Father’s tales of WWII inspire writing of Holocaust play ‘Wiesenthal’

What’s a nice Irish Catholic like Tom Dugan doing writing and starring in “Wiesenthal,” a one-man drama about Holocaust survivor and Nazi hunter Simon Wiesenthal?

Doing good — and honoring his father.

“Wiesenthal” checks into The Smith Center’s Troesh Studio Theater this weekend for a two-performance run presented by Jewish Repertory Theatre of Nevada.

Dugan, a veteran actor whose TV credits include such hit series as “Friends” and “Bones,” has been performing “Wiesenthal” since 2009, winning a 2011 Los Angeles Drama Critics Circle Award for best solo performance.

As one of those critics wrote of Dugan’s “arresting turn” as Wiesenthal, the production “taught me things about a historical figure and event I thought I was already completely familiar with, and touched me in a way I hadn’t thought possible.”

Dugan reports that the play’s Jewish audiences seem both “surprised and delighted” to find a non-Jew playing a major role as author and star of a Holocaust-themed play.

But his presence “brings home the theme of the play,” Dugan says. And that theme?

“The value of tolerance,” he says.

It’s a lesson Dugan first learned as a boy, hearing tales of his medal-winning father’s World War II experiences — including the 1945 liberation of the Langenstein concentration camp.

His father’s accounts “seared” and made “quite an impression on me,” Dugan recalls. “I very clearly remember my father’s descriptions.”

Especially the one regarding “his understanding of what people are capable of,” and how “you have to watch out for the animalistic part of your nature,” Dugan says, remembering how he then asked, “ ‘But not us, Dad, right?’ ”

Dugan remembers how his father looked at him and nodded his head, signaling that even they had the capacity to become “the human savage.”

Later on, “the idea of tolerance extended into my own life” when Dugan, raised an Irish Catholic, married a Jewish woman and fathered “two beautiful boys” — one of whom will be celebrating his bar mitzvah soon. But “I have maintained my Catholic identity in my own home,” he adds, “to illustrate the necessity for tolerance and open-mindedness. I know it’s resonated.”

During his college years in the late 1970s and early ’80s, Dugan had the chance to hear Wiesenthal speak, but “I went to a football game instead — little did I know,” he laughs.

“Wiesenthal” is Dugan’s fourth solo show as writer, director and/or performer.

After his first, the Hollywood-themed “Oscar to Oscar,” he wrote and starred in “Robert E. Lee: Shades of Gray,” which he continues to perform. Dugan also wrote and directed “Frederick Douglass: In the Shadow of Slavery,” while his most recent drama focuses on “The Ghosts of Mary Lincoln.”

Directed by Jenny Sullivan, “Wiesenthal” introduces its title character at age 94, on the last day of Wiesenthal working at his documentation center in Austria, Dugan explains.

There, he welcomes a final group of students to his headquarters.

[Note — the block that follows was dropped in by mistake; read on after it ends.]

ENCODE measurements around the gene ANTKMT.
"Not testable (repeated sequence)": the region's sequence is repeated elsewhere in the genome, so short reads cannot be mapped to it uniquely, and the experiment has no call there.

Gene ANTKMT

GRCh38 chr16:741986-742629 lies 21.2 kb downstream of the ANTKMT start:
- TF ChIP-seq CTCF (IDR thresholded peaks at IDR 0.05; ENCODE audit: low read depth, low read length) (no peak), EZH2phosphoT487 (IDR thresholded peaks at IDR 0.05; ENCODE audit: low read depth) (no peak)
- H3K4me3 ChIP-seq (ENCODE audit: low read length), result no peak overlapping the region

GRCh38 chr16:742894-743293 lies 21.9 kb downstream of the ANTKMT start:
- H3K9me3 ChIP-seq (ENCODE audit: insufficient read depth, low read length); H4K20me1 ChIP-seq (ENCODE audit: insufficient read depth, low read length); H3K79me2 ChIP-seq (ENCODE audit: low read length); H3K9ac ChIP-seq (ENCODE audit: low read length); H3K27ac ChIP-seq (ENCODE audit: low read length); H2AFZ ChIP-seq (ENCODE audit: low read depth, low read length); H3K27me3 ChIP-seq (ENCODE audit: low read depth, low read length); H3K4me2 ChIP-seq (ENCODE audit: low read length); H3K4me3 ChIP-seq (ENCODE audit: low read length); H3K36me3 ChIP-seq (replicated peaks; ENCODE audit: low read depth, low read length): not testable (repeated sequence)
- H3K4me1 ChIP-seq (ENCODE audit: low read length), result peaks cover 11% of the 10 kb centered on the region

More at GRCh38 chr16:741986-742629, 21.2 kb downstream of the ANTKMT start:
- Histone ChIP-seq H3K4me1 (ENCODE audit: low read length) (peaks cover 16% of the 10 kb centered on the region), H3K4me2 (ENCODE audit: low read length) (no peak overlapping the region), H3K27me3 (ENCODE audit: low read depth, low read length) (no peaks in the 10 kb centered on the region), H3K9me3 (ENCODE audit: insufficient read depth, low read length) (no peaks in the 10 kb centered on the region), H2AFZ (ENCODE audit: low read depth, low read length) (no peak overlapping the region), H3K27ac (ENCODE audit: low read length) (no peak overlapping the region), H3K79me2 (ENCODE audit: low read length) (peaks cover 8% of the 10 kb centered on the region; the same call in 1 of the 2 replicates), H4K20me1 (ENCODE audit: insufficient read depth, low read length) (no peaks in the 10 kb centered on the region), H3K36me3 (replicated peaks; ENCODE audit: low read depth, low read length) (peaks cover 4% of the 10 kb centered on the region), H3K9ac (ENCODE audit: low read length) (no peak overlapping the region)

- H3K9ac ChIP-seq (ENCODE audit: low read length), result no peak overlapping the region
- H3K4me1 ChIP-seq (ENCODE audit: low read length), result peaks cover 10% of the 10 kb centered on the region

“That’s who the audience becomes,” he notes, making audience members “very much a part of the play” as Wiesenthal recalls his past — and tracks “one final Nazi criminal” during the course of the drama.

Before writing “Wiesenthal,” Dugan began his research at the Los Angeles-based Simon Wiesenthal Center, where he read transcripts of unpublished interviews with his subject — and talked with Holocaust survivors about what they had endured.

Dugan says critics usually like what he does, but he had no idea what response this play would get from audiences, including Holocaust survivors and children of survivors.

“It’s so off the chart,” he says.

He says he can’t count how many survivors have approached him after a performance and said, ‘Can I hug you?’ ”

They also tell him, “Don’t ever stop doing this play,” he adds.

But the reaction of one particular audience member underlined, for Dugan, the importance of performing “Wiesenthal” — which heads to New York next year for an off-Broadway run.

Following every performance, Dugan conducts postshow “talkbacks” that “bring the audience even more into the process,” helping them “feel the ownership of the night, and the story.”

During one Southern California talkback, a young woman stood and asked, “ ‘Is this true?’ ” After Dugan assured her of the accuracy of “Wiesenthal,” she stated, “ ‘In my house, I was told the Holocaust was greatly exaggerated.’ ”

The reason: the young woman’s grandfather was Adolf Eichmann, a key figure in the Nazis’ “Final Solution” to exterminate Europe’s Jews. (Wiesenthal helped Israeli agents track down Eichmann in Buenos Aires; Eichmann was brought to Israel, where he was tried, convicted and executed for war crimes and crimes against humanity.)

“I feel I made my money” that night, Dugan says of the postshow encounter — especially when the young woman told him, “ ‘Everything I know about my grandfather, you just taught me.’ ”

Along with the lessons “Wiesenthal” has to teach, however, “all of my plays are written and performed to be entertaining,” Dugan maintains, noting “they never would have succeeded” otherwise.

Fortunately for him, Wiesenthal had a “magnetic” personality and “a charming sense of humor,” he points out. “In a way, he’s so ingratiating, so engrossing, that you walk out of the play feeling great.”

Quite an achievement for a play that focuses on some of humanity’s darkest deeds.

“You’re going to laugh so much more than you think you are,” Dugan promises, citing his favorite review of “Wiesenthal.”

It was delivered during a postshow talkback by a 14- or 15-year-old boy who offered this one-sentence assessment, as Dugan remembers: “ ‘Wow — I thought this was going to suck.’ ”

Contact reporter Carol Cling at ccling@reviewjournal.com or 702-383-0272.

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